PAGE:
Dr Rebecca Shipley, University College London, UK

Computational Modelling as a Tool to Direct the Design of Tissue-Engineered Peripheral Nerve Repair Constructs
When Feb 19, 2018
from 02:00 PM to 03:00 PM
Where LR8
Contact Name
Contact Phone 01865-283446
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The growth of nerves and blood vessels is intimately linked during development and repair, with both responding to a range of chemical and physical environmental cues. Understanding and controlling these cues is essential in many tissue repair scenarios, such as wound healing, grafting and the implantation of tissue-engineered constructs. Here we focus on peripheral nerve repair, where current clinical best practice is to bridge with a nerve autograft, inducing donor site morbidity and limited functional recovery. Although tissue engineering offers promising alternatives, these currently fall short of the autograft. This is due in part to a lack of understanding of how to organise therapeutic cells and materials within constructs to promote neuronal regeneration. The issue is compounded by the time, financial and ethical constraints of resolving these factors using purely in vitro and in vivo models.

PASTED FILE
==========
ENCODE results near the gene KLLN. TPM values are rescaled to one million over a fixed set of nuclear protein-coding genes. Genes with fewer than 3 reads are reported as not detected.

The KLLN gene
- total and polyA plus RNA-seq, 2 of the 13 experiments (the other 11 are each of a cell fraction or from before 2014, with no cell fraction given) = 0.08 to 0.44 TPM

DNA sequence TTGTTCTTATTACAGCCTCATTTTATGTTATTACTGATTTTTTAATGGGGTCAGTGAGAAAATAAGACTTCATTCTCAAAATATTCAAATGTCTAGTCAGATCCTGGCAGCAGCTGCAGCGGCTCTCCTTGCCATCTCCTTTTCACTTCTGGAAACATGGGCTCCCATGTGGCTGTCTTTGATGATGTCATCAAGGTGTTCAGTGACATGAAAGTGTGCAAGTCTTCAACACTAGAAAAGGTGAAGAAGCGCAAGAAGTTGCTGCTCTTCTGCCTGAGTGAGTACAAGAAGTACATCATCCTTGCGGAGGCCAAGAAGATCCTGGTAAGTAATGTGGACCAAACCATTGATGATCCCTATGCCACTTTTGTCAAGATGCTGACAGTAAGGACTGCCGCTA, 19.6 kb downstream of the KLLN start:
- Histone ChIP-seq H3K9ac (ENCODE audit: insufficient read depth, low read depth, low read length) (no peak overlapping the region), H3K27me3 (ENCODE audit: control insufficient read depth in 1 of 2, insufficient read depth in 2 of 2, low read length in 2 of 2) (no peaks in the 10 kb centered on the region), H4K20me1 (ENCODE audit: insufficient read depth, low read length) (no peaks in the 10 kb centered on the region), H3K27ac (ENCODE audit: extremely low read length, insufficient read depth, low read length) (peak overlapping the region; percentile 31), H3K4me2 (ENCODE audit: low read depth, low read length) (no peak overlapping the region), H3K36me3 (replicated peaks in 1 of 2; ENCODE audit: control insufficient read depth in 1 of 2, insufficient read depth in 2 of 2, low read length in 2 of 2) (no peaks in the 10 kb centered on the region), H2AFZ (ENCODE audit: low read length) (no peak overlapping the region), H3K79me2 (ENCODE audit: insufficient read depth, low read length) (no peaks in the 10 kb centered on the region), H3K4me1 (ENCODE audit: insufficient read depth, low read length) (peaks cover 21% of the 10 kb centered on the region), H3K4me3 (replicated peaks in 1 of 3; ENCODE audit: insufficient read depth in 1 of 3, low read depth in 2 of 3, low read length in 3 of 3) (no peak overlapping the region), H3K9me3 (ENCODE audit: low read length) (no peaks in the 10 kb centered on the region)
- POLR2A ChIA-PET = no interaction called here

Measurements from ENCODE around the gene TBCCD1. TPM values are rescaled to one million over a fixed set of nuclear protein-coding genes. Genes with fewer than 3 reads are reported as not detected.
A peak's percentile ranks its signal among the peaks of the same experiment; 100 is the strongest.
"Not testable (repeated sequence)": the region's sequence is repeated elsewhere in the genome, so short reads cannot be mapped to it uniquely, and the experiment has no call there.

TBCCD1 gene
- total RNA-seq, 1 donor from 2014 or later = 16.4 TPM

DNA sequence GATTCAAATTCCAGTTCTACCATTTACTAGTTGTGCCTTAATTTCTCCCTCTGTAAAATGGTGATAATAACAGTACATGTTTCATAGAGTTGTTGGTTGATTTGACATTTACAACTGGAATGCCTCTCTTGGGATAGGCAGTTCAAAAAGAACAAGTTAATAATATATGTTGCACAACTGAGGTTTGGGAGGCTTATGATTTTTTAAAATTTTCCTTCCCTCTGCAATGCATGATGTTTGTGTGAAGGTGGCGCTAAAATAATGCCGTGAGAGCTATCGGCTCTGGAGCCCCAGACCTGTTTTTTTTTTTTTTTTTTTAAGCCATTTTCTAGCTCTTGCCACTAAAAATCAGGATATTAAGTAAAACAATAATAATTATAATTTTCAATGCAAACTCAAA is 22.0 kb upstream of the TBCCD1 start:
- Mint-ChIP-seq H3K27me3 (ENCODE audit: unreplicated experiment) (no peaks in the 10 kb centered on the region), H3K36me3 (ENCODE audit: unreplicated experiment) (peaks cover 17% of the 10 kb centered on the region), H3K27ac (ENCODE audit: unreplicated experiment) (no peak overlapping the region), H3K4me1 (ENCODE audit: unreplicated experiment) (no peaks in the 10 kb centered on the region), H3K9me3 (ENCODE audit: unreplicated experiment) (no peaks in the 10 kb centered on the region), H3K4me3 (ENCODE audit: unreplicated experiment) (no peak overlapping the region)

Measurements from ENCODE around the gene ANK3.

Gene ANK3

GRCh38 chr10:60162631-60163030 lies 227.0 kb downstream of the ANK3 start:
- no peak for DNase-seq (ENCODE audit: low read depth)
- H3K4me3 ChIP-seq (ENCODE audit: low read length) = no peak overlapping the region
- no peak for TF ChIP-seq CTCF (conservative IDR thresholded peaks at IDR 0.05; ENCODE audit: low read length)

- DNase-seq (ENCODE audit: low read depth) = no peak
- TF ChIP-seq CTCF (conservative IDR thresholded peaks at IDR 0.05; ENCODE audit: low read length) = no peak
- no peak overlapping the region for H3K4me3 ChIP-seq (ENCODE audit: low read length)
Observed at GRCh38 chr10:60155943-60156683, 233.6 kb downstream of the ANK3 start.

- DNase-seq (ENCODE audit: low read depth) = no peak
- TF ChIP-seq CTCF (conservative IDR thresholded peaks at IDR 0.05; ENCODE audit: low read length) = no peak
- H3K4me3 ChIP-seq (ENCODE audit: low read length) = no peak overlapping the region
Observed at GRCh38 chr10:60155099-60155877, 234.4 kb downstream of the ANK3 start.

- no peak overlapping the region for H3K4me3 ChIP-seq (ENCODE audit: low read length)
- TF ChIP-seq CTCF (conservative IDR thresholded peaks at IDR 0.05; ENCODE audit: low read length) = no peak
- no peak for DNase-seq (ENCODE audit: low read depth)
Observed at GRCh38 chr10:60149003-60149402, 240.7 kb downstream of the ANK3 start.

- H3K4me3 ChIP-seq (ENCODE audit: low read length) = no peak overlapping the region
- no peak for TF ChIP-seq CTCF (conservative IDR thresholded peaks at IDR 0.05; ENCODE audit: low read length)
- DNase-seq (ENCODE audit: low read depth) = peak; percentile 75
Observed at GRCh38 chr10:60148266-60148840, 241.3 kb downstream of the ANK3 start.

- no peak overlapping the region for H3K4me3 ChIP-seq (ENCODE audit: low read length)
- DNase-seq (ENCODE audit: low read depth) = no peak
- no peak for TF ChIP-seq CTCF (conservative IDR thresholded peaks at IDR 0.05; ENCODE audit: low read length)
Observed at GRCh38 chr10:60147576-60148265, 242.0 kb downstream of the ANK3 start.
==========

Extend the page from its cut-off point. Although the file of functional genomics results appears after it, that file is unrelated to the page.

Here we present an integrated framework of in vitro and in silico models to characterise the response of therapeutic cells to varying ambient oxygen conditions, representative of the physiological oxygen levels that would be experienced in a real repair scenario. A series of in vitro experiments explore how adipose-derived stem cells (embedded in compressed collagen gels at a range of seeded densities) alter their behaviour (viability, proliferation, growth factor production) when cultured at a range of oxygen conditions. These data are used to extract key parameters in a coupled partial differential equation model that describes the time and space evolution of cell, oxygen and growth factor concentrations within the same in vitro setup. Parameters are determined by formally minimising the disparity between experimental data and corresponding model predictions. Finally, the mathematical model is adapted to a simple representation of an in vivo repair geometry, with parameters from the in vitro experiments. Model predictions explore the link between spatial distribution of seeded cells, long-term cell survival and growth factor distributions. Virtual simulations are used to inform candidate cell seeding profiles that (a) minimise loss of valuable therapeutic cells while (b) inducing the growth factor cues required for vascularisation of the repair construct. This is a departure from traditional experimental approaches where cells are seeded uniformly at standard densities, and demonstrates the potential of a combined experimental-computational framework for improving the efficacy and speed of repair construct design.